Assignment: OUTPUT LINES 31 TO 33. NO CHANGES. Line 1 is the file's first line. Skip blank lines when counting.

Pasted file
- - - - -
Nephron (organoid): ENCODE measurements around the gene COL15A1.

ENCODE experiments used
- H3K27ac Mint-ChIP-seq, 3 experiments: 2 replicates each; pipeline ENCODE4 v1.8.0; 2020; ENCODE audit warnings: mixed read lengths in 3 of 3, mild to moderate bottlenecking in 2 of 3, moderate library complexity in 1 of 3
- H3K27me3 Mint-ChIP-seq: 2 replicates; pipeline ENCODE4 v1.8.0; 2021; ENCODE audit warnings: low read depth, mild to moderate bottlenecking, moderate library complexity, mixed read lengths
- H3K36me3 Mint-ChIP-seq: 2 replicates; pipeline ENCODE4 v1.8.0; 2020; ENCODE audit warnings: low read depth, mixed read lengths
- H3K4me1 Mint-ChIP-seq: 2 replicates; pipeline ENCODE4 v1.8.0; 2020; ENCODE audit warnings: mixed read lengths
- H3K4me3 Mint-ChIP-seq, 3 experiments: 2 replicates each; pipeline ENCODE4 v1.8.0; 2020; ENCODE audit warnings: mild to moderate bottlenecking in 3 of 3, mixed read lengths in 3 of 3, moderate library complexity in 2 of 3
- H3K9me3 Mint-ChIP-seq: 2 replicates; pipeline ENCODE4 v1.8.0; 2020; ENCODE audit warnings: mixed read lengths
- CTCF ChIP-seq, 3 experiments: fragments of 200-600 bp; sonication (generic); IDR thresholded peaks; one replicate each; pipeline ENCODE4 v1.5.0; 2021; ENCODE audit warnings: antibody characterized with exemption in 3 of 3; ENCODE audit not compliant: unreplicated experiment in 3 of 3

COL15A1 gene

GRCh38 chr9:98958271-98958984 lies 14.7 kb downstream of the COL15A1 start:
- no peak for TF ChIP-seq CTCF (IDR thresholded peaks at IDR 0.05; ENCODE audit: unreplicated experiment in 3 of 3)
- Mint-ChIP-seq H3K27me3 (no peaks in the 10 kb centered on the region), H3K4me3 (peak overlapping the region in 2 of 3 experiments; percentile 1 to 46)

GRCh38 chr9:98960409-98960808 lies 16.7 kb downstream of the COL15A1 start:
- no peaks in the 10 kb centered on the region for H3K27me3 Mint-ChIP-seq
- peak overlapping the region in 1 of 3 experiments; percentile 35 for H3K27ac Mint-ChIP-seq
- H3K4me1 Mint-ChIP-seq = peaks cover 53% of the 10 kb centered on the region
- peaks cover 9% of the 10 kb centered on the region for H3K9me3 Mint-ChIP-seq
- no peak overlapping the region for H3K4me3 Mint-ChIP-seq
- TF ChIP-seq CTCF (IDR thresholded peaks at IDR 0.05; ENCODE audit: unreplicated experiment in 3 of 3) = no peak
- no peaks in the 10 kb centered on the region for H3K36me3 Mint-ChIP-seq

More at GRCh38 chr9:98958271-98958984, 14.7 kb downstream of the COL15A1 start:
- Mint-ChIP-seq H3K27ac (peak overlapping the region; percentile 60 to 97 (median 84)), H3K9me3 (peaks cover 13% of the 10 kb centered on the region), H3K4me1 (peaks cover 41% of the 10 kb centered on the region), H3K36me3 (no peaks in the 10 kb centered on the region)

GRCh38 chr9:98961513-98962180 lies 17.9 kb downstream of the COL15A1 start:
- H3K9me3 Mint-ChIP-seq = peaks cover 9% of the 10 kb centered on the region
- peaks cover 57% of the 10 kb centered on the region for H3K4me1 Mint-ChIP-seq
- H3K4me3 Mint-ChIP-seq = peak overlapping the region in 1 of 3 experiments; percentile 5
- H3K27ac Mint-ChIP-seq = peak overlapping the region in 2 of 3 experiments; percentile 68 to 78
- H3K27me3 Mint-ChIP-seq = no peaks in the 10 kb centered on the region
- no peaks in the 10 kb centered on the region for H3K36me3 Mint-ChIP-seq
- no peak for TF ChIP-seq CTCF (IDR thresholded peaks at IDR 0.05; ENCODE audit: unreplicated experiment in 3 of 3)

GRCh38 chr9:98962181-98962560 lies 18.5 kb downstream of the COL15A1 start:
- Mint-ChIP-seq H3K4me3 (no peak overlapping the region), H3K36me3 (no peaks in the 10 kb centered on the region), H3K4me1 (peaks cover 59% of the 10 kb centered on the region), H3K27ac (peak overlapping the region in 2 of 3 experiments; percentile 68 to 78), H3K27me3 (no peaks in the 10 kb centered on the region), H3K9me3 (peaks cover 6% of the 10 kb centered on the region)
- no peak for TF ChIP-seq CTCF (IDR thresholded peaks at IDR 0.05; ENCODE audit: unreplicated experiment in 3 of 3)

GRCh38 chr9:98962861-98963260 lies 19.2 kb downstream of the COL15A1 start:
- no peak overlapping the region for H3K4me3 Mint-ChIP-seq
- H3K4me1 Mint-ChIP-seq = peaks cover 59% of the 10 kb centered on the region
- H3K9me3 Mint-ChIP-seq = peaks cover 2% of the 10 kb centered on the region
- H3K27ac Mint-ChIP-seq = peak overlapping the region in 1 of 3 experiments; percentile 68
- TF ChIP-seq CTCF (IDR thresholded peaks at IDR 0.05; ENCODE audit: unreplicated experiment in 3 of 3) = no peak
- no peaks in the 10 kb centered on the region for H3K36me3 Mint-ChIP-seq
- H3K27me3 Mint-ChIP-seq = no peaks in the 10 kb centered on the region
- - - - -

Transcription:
- no peak for TF ChIP-seq CTCF (IDR thresholded peaks at IDR 0.05; ENCODE audit: unreplicated experiment in 3 of 3)

GRCh38 chr9:98962181-98962560 lies 18.5 kb downstream of the COL15A1 start:
- Mint-ChIP-seq H3K4me3 (no peak overlapping the region), H3K36me3 (no peaks in the 10 kb centered on the region), H3K4me1 (peaks cover 59% of the 10 kb centered on the region), H3K27ac (peak overlapping the region in 2 of 3 experiments; percentile 68 to 78), H3K27me3 (no peaks in the 10 kb centered on the region), H3K9me3 (peaks cover 6% of the 10 kb centered on the region)